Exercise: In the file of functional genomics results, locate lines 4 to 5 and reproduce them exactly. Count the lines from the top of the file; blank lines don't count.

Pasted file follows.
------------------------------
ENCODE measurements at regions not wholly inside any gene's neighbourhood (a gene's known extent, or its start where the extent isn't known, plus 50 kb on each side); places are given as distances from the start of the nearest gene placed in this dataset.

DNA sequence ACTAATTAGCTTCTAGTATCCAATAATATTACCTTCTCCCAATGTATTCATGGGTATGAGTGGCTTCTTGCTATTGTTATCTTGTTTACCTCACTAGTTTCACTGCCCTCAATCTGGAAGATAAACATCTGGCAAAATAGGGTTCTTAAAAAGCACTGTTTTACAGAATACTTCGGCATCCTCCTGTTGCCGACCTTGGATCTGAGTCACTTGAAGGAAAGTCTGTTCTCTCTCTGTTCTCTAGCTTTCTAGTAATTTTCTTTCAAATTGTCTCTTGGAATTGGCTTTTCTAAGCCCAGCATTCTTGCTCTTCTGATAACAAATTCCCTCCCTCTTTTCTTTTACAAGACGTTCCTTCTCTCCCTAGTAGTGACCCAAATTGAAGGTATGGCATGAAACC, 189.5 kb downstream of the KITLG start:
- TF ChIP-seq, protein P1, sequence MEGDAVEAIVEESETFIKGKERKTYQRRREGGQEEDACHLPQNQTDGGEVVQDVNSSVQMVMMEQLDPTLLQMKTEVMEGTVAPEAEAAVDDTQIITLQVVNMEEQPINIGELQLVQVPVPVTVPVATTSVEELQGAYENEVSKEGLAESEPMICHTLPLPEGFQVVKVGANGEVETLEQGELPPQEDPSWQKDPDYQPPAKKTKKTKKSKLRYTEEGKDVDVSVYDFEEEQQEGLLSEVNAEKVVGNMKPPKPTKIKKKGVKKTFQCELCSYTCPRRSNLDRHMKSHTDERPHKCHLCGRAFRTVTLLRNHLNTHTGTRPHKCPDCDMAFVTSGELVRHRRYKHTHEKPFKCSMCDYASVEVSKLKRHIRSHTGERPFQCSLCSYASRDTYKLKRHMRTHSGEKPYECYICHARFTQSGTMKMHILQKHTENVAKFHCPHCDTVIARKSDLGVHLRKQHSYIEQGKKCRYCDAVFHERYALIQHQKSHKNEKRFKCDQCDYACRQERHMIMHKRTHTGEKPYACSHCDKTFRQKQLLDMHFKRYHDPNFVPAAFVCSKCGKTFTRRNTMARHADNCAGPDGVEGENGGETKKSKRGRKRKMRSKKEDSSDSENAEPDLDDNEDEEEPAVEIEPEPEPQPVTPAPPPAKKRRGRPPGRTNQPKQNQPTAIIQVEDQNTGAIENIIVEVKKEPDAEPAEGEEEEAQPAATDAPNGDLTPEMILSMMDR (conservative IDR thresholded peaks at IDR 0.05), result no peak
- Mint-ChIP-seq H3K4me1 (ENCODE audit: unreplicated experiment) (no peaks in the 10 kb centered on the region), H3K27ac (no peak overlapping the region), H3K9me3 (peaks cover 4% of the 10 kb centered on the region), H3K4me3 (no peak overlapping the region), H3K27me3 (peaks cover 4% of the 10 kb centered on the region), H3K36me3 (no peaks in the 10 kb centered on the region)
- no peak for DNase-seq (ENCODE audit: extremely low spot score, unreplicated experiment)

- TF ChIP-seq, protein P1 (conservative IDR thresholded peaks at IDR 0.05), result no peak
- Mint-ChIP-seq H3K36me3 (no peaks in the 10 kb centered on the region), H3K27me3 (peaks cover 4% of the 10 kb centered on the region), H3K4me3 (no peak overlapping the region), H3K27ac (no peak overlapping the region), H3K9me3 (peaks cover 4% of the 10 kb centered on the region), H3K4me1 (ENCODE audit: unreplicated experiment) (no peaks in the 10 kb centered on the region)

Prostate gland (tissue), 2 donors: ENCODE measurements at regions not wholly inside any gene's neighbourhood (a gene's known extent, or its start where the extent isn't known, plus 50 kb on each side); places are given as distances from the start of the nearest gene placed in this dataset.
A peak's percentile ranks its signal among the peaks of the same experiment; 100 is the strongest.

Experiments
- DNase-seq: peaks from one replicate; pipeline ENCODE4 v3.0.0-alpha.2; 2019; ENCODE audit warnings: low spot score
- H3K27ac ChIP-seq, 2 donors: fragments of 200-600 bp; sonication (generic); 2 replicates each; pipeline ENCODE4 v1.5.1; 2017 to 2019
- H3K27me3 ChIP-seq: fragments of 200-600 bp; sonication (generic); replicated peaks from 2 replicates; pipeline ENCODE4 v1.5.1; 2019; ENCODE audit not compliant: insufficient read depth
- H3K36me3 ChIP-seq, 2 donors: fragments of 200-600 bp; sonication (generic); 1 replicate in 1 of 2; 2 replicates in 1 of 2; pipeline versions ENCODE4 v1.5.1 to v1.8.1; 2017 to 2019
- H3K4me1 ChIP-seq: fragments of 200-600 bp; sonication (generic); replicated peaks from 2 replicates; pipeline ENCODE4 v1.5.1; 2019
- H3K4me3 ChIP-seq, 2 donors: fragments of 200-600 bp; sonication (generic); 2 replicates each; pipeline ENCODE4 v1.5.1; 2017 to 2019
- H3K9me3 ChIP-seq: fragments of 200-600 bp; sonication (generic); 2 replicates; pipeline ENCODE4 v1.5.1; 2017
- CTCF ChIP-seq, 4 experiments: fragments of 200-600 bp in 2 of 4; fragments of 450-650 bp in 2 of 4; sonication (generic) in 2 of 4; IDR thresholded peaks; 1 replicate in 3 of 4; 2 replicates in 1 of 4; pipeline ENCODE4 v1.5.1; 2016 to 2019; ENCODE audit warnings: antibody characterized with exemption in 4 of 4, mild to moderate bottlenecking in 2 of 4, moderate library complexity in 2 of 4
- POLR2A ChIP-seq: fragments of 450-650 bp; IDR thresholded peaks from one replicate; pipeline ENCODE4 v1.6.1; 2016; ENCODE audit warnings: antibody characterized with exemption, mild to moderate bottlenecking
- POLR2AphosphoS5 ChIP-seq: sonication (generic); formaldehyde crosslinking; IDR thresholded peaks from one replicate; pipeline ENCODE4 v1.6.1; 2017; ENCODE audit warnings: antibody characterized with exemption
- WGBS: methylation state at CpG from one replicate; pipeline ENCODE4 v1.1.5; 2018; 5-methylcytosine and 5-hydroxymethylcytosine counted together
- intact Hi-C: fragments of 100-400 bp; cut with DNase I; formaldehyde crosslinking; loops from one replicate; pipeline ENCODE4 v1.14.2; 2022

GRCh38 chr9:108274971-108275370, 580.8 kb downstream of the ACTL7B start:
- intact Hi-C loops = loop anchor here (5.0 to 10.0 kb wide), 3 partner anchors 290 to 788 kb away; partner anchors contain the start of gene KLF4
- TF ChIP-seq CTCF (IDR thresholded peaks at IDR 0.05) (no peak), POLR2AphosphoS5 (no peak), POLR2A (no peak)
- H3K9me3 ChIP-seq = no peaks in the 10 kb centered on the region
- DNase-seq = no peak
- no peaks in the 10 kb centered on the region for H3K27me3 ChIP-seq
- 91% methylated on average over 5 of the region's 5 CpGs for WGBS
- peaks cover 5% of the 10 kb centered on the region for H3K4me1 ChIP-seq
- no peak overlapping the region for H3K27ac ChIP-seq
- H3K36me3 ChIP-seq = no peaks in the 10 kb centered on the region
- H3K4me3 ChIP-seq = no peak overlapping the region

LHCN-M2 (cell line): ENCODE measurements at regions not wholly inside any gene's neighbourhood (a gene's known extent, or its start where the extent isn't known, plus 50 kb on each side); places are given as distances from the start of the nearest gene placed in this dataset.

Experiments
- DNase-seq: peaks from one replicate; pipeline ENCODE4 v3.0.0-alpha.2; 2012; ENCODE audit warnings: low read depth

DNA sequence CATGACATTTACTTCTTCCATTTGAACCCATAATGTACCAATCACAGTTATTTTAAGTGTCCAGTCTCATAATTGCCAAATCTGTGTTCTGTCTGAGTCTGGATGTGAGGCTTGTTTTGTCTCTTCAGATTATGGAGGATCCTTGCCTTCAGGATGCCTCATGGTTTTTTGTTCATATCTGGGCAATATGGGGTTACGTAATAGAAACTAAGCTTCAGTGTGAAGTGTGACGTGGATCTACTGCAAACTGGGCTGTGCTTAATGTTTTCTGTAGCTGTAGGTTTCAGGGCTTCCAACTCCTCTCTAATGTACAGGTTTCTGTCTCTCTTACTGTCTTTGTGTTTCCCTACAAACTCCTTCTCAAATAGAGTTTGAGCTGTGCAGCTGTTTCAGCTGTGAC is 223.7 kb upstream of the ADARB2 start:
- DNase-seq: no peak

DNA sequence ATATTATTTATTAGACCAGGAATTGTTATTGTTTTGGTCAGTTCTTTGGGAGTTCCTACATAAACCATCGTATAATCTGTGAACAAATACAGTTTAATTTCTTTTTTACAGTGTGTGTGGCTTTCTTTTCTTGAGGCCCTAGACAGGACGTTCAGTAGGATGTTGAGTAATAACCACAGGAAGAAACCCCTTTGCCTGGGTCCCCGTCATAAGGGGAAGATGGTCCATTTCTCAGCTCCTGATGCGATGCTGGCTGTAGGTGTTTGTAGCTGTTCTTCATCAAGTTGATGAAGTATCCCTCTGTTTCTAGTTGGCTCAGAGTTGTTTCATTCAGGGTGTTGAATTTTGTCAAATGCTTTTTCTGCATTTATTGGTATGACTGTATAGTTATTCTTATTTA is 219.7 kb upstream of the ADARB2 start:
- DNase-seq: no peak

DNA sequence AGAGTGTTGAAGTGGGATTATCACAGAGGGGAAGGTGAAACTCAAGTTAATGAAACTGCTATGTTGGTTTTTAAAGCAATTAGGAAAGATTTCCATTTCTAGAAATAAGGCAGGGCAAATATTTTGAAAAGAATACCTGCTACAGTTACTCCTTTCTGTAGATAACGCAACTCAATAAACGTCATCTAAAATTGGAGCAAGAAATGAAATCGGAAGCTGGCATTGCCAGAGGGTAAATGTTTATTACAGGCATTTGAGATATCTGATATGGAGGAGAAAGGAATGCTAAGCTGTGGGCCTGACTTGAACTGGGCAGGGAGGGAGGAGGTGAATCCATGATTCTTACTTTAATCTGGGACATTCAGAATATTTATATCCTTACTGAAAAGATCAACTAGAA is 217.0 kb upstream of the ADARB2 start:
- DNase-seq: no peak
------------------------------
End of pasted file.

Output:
- Mint-ChIP-seq H3K4me1 (ENCODE audit: unreplicated experiment) (no peaks in the 10 kb centered on the region), H3K27ac (no peak overlapping the region), H3K9me3 (peaks cover 4% of the 10 kb centered on the region), H3K4me3 (no peak overlapping the region), H3K27me3 (peaks cover 4% of the 10 kb centered on the region), H3K36me3 (no peaks in the 10 kb centered on the region)
- no peak for DNase-seq (ENCODE audit: extremely low spot score, unreplicated experiment)